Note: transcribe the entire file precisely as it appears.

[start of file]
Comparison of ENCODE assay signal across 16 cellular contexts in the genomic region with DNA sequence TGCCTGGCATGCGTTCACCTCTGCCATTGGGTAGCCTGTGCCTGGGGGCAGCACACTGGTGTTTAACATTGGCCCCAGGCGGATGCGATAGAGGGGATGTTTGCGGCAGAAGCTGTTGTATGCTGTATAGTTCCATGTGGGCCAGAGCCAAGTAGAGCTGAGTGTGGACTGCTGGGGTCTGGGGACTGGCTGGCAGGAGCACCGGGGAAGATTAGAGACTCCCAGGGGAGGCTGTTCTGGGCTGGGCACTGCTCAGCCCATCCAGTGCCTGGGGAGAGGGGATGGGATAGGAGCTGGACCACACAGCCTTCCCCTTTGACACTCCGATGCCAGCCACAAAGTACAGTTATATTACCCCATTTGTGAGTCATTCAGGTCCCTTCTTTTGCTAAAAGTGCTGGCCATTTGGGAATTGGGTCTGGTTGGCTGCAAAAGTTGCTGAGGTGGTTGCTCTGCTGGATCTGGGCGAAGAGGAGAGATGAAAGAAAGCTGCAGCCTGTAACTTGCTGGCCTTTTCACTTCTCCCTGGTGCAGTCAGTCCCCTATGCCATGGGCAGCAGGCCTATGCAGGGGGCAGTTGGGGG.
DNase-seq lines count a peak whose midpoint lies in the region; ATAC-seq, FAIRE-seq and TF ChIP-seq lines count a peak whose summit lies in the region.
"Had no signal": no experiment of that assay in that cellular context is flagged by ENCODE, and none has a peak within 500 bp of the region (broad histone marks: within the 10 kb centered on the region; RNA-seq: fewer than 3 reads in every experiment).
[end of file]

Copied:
Comparison of ENCODE assay signal across 16 cellular contexts in the genomic region with DNA sequence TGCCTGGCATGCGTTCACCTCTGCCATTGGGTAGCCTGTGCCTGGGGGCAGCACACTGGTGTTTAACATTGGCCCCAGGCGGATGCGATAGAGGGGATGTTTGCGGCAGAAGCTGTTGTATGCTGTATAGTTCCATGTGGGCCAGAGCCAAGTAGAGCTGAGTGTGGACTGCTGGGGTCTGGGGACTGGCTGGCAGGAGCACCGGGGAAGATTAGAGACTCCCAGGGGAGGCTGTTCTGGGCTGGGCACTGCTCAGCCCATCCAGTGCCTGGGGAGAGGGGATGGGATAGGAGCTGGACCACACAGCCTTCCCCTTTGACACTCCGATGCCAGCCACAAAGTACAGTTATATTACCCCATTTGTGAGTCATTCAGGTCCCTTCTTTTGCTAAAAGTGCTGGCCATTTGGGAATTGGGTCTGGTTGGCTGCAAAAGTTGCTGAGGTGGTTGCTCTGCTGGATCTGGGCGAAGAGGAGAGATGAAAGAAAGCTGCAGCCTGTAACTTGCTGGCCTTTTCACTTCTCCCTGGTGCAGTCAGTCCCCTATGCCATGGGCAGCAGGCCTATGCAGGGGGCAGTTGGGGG.
DNase-seq lines count a peak whose midpoint lies in the region; ATAC-seq, FAIRE-seq and TF ChIP-seq lines count a peak whose summit lies in the region.
"Had no signal": no experiment of that assay in that cellular context is flagged by ENCODE, and none has a peak within 500 bp of the region (broad histone marks: within the 10 kb centered on the region; RNA-seq: fewer than 3 reads in every experiment).